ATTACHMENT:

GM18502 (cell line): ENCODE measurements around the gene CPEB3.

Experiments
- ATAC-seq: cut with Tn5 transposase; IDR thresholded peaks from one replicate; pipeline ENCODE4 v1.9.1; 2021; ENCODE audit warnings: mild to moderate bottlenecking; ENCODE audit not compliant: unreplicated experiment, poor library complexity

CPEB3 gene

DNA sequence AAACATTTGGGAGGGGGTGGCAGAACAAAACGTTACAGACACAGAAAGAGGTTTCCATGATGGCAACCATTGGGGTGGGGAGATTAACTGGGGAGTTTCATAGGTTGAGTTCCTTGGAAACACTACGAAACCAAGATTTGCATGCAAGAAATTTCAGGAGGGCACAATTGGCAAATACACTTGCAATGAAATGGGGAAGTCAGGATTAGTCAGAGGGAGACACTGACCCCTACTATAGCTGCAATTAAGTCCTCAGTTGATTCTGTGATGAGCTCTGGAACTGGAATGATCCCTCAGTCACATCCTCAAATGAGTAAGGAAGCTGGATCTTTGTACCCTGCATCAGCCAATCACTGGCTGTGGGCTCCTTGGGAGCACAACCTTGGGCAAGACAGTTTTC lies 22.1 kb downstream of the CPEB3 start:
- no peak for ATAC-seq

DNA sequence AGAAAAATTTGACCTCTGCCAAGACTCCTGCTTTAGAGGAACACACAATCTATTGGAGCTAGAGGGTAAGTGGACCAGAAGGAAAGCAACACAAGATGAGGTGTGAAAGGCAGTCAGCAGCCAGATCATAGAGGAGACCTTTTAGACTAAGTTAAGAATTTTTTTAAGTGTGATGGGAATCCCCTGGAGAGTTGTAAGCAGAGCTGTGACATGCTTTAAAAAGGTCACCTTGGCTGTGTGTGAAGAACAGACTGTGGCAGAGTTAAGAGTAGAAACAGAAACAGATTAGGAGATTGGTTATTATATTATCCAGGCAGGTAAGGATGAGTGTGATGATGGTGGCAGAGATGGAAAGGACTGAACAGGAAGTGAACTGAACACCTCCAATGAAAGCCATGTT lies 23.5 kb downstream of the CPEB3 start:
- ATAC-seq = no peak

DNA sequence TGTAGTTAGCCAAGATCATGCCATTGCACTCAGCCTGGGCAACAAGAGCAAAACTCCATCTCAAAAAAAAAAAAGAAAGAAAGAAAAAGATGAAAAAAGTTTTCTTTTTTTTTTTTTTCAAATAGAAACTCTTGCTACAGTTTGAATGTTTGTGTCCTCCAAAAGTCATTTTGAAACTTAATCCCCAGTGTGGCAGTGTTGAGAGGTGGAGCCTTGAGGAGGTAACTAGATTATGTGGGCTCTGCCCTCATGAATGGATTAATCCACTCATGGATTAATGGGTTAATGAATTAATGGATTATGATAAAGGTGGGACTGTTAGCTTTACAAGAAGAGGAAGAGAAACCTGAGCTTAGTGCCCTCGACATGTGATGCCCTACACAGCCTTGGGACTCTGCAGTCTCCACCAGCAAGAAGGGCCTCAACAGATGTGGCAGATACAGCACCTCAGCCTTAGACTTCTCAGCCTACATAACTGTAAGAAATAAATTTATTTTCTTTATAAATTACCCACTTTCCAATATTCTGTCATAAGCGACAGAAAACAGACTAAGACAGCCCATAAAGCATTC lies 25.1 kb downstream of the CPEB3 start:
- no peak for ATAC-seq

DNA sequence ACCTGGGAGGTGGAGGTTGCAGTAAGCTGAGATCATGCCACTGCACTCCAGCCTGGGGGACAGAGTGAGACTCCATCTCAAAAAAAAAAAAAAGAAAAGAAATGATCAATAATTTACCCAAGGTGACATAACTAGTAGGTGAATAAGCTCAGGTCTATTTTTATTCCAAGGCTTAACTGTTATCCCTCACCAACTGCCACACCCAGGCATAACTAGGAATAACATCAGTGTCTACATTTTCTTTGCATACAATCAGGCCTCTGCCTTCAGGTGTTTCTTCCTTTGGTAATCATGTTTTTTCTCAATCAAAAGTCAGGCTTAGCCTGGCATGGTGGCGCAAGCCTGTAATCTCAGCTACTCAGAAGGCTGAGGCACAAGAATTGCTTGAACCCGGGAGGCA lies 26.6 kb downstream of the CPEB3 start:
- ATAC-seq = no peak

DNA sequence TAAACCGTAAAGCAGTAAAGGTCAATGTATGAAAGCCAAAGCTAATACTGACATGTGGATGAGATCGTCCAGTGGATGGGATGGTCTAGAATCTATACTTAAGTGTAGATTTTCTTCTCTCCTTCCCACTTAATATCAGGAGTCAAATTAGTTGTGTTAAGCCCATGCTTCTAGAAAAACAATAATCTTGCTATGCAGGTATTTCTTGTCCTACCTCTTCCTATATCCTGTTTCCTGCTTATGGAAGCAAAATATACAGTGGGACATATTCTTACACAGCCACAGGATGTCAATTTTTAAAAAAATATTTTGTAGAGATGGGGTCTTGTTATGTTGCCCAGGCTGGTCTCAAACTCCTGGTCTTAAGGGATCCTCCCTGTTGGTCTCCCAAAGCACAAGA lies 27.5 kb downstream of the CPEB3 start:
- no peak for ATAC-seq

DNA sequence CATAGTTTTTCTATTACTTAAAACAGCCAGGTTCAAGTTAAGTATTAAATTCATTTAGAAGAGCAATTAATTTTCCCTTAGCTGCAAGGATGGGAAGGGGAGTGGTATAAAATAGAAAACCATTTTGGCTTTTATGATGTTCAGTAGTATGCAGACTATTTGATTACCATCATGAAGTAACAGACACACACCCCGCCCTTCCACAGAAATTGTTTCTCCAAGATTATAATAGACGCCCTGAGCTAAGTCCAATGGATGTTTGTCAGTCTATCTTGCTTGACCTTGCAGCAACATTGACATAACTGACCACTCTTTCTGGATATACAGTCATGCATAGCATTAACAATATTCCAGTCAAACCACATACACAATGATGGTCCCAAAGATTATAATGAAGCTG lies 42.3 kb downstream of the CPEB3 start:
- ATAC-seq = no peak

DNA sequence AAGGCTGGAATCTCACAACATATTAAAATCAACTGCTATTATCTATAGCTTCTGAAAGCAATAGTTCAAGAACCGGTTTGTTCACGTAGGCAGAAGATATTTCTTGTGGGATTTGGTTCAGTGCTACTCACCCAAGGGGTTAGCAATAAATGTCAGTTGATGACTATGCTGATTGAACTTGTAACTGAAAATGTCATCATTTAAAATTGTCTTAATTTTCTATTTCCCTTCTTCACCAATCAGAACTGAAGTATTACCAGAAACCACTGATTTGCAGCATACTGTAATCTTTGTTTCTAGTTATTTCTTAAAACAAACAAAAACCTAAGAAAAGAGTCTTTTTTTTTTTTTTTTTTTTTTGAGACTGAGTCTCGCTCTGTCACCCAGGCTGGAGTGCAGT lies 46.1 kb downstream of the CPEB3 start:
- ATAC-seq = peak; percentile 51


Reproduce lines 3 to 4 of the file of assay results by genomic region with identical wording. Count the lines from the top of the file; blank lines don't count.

- ATAC-seq: cut with Tn5 transposase; IDR thresholded peaks from one replicate; pipeline ENCODE4 v1.9.1; 2021; ENCODE audit warnings: mild to moderate bottlenecking; ENCODE audit not compliant: unreplicated experiment, poor library complexity

CPEB3 gene